Six Ways of Compassionate Living

Six Ways of Compassionate Living

Six Ways of Compassionate Living.
Six Ways of Compassionate Living.

Six Ways of Compassionate Living.

SIX TRADITIONAL ACTIVITIES AND SIX WAYS OF LIVING COMPASSIONATELY are practiced by the bodhisattva as part of their training. These are: generosity, discipline, patience, joyous effort, meditation, and prajna, which is translated as “unconditional knowledge.”

Paramita is a Sanskrit term that literally translates to “gone to the other shore,” and this is the traditional name for these practices.

Each one is a practice that we may engage in to get beyond aversion and attachment, beyond being completely preoccupied with oneself, and beyond the delusion that we are distinct from one another.

Each of the paramitas has the power to help us overcome our resistance to letting go of things. Training in the paramitas teaches us to be at ease in situations when there is a degree of unpredictability.

Going to the other shore has an air of groundlessness, a sensation of being caught in the center, and a feeling of being trapped in the condition of being in between.

It is simple to think of the paramitas as a rigorous code of ethics or a set of rules since they are presented in that format. However, the realm of the warrior-bodhisattva is not quite that straightforward.

The fact that these activities are not commandments is what gives them their strength; rather, the fact that they confront our habitual reflexes is what gives them their power. Training in the paramitas has a way of bringing us down to our true selves and keeping us honest.

When we make giving a discipline, we bring our grasping into a closer relationship with ourselves. When we put the discipline of avoiding inflicting injury into practice, we become aware of our rigidity and our urge to exert control.

Patience training helps us train in enduring the restlessness of our energy and in allowing things to develop at their own pace in accordance with their own rhythms.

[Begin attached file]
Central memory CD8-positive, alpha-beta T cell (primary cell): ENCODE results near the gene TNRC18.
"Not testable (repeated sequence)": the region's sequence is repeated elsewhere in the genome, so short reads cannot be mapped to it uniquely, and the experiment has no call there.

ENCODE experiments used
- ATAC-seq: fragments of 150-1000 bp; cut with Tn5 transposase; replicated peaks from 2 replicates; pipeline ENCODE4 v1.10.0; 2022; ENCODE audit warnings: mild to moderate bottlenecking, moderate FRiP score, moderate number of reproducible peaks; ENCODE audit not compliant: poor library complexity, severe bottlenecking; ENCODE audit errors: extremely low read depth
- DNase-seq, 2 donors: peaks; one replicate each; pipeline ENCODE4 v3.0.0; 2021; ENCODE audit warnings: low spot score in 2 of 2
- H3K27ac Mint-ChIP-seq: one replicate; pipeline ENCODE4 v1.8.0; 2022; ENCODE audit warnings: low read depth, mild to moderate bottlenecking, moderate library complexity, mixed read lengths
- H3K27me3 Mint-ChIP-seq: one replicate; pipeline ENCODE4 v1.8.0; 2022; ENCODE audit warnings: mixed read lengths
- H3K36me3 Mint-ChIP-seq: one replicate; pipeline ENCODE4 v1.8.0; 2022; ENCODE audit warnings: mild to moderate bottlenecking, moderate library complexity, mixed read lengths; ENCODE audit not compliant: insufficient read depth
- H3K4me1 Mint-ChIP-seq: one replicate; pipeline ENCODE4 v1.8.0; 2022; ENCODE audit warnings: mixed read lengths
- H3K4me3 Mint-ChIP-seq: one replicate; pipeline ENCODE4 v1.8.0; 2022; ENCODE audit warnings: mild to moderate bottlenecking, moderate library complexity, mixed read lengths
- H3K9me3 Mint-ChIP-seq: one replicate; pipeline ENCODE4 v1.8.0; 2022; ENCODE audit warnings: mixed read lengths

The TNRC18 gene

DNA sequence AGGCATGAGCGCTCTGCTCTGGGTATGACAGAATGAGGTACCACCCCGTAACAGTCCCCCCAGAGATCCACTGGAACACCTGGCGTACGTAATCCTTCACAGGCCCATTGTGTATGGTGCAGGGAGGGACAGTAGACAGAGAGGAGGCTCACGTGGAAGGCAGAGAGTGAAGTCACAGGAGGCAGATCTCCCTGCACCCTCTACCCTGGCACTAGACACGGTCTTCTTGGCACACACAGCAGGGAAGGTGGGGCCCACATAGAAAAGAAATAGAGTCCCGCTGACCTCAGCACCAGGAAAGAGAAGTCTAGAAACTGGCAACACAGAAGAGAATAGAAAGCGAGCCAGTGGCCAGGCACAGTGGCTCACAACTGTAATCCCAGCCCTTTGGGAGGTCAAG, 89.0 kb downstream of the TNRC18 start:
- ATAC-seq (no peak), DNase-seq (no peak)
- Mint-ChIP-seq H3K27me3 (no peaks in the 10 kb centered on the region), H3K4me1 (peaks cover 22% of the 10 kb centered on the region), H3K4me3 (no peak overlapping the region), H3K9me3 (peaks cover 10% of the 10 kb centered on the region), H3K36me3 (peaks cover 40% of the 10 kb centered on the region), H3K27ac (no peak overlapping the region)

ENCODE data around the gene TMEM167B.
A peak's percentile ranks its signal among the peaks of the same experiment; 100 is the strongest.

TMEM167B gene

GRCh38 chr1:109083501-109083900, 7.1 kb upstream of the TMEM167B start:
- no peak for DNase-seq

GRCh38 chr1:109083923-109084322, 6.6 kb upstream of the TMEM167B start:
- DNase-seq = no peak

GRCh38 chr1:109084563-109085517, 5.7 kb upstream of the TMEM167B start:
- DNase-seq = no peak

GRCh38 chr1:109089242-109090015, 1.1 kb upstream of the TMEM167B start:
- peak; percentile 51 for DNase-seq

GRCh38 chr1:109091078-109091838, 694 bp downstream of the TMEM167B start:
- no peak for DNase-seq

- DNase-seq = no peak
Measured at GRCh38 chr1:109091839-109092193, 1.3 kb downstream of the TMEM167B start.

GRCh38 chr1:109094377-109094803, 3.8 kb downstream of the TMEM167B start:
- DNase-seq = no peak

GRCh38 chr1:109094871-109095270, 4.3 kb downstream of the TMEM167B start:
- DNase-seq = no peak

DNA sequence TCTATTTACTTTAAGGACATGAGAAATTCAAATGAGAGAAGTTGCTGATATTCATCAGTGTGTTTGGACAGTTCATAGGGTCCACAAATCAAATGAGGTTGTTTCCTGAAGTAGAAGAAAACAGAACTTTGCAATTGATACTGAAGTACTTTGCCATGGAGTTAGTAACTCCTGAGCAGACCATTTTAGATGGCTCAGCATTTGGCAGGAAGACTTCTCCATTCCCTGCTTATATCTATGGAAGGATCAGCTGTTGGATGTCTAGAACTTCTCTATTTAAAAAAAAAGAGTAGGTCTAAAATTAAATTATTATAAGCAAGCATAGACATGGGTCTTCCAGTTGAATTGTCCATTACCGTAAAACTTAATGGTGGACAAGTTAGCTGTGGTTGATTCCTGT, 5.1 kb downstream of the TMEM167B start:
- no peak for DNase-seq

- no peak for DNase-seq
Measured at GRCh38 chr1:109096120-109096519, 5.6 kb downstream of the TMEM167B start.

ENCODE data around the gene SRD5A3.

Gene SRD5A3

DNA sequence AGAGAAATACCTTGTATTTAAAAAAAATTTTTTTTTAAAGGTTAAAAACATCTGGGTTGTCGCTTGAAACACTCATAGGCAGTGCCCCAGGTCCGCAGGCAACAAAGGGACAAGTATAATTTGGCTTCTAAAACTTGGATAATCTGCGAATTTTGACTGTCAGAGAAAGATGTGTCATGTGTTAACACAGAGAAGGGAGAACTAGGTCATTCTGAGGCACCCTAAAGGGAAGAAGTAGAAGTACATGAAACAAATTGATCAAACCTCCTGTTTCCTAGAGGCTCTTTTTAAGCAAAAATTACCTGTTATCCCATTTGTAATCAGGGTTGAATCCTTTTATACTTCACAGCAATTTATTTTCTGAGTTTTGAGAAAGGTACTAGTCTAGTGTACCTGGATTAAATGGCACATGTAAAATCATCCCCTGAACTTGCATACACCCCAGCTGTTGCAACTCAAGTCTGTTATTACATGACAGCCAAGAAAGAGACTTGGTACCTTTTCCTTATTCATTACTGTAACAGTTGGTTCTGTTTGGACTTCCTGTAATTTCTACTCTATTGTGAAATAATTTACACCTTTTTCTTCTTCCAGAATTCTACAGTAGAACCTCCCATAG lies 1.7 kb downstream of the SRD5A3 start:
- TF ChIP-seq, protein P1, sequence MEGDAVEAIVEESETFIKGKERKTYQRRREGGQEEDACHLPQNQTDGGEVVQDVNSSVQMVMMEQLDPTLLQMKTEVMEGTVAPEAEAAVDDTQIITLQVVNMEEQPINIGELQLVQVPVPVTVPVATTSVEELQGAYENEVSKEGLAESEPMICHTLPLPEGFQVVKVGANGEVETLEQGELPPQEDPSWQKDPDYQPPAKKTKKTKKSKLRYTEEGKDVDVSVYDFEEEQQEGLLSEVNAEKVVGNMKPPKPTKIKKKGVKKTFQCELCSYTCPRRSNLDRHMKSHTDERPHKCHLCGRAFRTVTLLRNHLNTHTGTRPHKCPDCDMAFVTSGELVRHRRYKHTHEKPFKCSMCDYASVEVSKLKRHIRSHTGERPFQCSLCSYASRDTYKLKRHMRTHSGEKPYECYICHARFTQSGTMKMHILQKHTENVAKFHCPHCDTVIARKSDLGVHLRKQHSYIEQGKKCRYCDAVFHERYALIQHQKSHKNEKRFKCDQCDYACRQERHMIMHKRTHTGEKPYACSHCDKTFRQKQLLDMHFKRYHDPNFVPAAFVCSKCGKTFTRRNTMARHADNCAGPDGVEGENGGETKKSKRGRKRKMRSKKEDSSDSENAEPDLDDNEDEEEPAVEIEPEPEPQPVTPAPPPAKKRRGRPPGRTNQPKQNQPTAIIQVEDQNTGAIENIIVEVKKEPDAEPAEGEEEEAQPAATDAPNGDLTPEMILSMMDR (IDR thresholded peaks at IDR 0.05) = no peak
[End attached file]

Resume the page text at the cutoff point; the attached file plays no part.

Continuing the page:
Joyful effort allows us to let go of our need for perfection and establishes a connection with the aliveness of each and every moment. Through the practice of meditation, we teach ourselves to return to the present moment.

And the enquiring mind of prajna, which is perceiving things exactly as they are, is the key to this training. This is because, if we lack prajnaparamita, also known as unconditional bodhichitta, the other five activities may be employed to give us the illusion that we are making progress.

“Don’t anticipate applause”

This adage advises people not to anticipate receiving gratitude for their actions. This is a really crucial point.

When you throw open the front door and extend an invitation to every sentient entity in the universe to dine with you, when you also throw open the windows and when the walls even begin to crumble, you will discover that there is no protection for you anywhere in the cosmos.

You’ll have to put up with it now. If you believe that just because you are doing it, you are going to feel good about yourself and that other people are going to praise you for it, you are mistaken.

Neither of those things are going to happen. It might be useful, more than to anticipate thanks, merely to expect the unexpected; then you may be intrigued and inquisitive about what comes through the door.

When there is no chance of us gaining anything in return from another person, we may start to offer our hearts to them. Simply put, we do it because there is no other reason.